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Accrediting agency gives pathetic picture of Burke school board

http://66.225.205.104/9-2-09burke-accredit.mp3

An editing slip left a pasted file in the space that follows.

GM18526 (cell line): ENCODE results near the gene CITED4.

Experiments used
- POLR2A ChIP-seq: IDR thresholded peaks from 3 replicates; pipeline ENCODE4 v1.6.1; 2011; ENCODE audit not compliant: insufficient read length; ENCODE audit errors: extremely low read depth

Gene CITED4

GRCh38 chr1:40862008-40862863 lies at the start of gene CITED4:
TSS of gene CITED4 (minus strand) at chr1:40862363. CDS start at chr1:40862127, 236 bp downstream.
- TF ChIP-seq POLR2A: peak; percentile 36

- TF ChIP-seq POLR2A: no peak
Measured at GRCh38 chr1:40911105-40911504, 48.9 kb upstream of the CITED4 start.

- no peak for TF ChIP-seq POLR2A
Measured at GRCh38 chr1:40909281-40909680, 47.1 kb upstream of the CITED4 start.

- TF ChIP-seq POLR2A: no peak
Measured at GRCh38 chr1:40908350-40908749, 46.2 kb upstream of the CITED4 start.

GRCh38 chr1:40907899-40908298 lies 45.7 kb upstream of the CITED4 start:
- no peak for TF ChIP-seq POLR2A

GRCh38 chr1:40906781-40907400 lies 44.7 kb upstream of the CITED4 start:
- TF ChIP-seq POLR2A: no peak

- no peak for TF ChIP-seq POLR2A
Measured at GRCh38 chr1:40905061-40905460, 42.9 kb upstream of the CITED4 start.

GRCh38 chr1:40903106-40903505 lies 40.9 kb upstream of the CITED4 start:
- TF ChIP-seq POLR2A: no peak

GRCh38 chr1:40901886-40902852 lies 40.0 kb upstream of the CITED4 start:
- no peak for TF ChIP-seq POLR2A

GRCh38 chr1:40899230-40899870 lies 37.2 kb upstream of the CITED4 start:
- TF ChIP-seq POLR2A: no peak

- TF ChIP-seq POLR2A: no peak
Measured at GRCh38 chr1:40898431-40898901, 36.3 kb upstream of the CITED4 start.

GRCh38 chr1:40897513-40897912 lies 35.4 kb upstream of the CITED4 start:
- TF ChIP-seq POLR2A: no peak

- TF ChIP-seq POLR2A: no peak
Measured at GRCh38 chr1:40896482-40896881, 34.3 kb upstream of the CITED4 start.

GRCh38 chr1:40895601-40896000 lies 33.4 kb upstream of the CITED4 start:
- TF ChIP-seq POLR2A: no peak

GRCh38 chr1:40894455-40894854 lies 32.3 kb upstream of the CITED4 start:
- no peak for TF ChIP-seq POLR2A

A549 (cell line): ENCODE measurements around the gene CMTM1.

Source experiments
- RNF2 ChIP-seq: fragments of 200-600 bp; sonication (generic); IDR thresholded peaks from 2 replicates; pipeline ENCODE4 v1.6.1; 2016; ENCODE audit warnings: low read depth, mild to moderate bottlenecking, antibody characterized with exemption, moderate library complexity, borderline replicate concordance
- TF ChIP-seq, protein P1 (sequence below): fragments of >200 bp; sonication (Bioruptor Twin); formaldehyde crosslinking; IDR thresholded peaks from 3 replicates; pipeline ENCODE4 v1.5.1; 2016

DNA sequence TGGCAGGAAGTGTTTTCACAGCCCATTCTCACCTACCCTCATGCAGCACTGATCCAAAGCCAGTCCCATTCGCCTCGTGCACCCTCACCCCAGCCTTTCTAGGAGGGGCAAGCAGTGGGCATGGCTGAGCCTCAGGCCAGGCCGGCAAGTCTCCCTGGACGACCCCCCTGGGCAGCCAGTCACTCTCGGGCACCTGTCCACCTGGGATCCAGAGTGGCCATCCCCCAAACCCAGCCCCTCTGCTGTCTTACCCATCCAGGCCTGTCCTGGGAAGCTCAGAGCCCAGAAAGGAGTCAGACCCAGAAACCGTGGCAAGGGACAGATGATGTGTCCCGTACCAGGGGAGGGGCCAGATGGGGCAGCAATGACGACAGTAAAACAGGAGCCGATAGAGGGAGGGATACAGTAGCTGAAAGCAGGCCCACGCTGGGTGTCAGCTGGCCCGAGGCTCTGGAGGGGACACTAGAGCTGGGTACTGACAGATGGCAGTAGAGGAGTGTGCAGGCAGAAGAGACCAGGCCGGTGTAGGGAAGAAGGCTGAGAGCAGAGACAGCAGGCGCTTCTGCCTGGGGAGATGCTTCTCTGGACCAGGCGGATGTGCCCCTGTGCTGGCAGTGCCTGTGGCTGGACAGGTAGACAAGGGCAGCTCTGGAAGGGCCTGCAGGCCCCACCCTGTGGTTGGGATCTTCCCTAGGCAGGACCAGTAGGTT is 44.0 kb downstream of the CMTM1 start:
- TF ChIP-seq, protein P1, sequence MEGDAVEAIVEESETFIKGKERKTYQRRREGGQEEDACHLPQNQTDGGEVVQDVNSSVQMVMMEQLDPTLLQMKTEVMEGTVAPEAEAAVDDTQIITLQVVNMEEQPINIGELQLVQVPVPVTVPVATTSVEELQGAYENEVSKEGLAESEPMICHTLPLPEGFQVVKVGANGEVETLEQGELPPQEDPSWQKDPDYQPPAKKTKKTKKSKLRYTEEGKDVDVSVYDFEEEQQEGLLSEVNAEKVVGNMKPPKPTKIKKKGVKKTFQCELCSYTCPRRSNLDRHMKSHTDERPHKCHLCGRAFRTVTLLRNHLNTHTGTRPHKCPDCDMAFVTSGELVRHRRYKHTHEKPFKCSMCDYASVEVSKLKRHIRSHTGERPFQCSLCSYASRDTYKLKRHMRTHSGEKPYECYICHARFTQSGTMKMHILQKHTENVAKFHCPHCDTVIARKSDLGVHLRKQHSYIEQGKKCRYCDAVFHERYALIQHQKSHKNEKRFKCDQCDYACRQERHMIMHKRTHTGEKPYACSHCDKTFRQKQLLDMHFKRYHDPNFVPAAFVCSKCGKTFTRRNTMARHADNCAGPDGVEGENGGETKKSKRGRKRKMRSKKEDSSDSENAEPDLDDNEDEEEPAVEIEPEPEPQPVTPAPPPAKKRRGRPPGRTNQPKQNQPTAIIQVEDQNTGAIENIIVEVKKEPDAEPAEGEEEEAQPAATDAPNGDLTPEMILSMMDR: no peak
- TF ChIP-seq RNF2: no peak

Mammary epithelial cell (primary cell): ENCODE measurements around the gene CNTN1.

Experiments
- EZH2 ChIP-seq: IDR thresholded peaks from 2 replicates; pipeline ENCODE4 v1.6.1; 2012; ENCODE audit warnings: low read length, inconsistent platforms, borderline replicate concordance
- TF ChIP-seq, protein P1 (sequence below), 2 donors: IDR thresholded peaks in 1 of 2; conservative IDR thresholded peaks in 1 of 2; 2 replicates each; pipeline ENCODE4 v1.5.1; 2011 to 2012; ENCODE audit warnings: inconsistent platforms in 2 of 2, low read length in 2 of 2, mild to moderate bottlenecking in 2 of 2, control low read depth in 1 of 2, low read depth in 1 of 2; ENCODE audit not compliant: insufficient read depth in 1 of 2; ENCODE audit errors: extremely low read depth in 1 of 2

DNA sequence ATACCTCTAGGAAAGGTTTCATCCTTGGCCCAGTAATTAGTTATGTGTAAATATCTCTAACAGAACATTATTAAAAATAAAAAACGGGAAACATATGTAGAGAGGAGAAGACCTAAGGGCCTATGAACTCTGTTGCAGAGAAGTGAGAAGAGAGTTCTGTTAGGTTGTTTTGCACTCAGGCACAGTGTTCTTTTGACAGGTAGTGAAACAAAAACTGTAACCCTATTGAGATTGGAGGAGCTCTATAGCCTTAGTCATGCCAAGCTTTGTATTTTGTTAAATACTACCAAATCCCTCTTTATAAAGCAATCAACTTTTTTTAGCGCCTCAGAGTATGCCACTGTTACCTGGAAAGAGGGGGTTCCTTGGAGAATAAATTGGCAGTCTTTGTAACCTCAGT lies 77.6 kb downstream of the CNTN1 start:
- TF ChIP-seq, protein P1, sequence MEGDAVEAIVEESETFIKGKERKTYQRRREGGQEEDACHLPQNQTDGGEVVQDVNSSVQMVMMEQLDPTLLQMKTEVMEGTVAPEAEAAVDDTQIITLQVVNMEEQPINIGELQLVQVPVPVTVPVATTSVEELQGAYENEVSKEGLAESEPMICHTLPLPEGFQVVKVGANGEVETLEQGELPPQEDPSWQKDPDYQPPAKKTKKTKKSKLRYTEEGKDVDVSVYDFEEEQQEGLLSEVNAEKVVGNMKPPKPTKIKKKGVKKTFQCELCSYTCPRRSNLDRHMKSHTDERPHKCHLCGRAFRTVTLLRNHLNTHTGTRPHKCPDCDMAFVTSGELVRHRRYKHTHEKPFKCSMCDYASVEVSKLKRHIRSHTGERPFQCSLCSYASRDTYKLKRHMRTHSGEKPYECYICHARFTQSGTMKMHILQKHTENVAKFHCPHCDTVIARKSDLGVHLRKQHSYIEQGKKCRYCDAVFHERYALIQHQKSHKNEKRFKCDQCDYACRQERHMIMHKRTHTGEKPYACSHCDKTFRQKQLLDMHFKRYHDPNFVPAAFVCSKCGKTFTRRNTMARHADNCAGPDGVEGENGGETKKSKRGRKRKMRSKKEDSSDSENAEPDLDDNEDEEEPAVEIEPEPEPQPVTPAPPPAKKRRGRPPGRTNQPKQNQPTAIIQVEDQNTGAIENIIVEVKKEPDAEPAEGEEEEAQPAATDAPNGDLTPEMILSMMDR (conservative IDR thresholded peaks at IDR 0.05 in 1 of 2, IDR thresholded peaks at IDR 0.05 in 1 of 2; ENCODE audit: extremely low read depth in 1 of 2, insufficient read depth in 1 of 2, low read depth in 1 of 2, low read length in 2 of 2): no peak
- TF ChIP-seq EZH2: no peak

The Southern Association of Colleges and Schools looks for evidence of work to improve schools when it gives a stamp of approval. But in Burke County, it found, "the focus of the school board is clearly not on school improvement." Instead, the accrediting agency says the board is focused on creating an environment of chaos and engaging in petty politics. The accrediting agency paints the board members as pathetic leaders consumed with themselves instead of education. One example: Board members complained when they were not seated on the stage at public events Long-time school board member Sam Wilkinson says he's devastated by the report. "Southern Association accreditation is extremely important. This is taken very seriously by most of your colleges and universities. It could adversely affect our students. But if accreditation were to be lost it would have serious consequences," says Wilkinson. The Burke County school system has been in turmoil in the last year, most notably over who should be superintendent. Wilkinson was one of two board members who clashed with the five other board members over the tenure of former Superintendent David Burleson. The majority of the board including its chairperson and vice chair wanted Burleson out. But they never said why they wanted him out. Burleson was a popular superintendent, and the decision to oust him was very controversial. The accrediting group first received complaints of possible violations by certain board members early in 2009. A special review team visited the district in early August and found several violations. Among the more scathing findings were: - A board member being sanctioned for sending racial e-mails system-wide; the particulars were not disclosed. - Board members completely ignoring school transfer policy as they interviewed parents who requested transfers. In fact, the report says very few policies have been reviewed since 1991. When policies are updated, they're done by one staff member with no input. The accrediting agency made 12 recommendations on areas that need improvement. While the report found egregious actions by some board members, it also found what it calls a dedicated group of school administrators and teachers. An accrediting team will visit and guide the district in mid-December and then one more time before the May first 2010 deadline to make changes.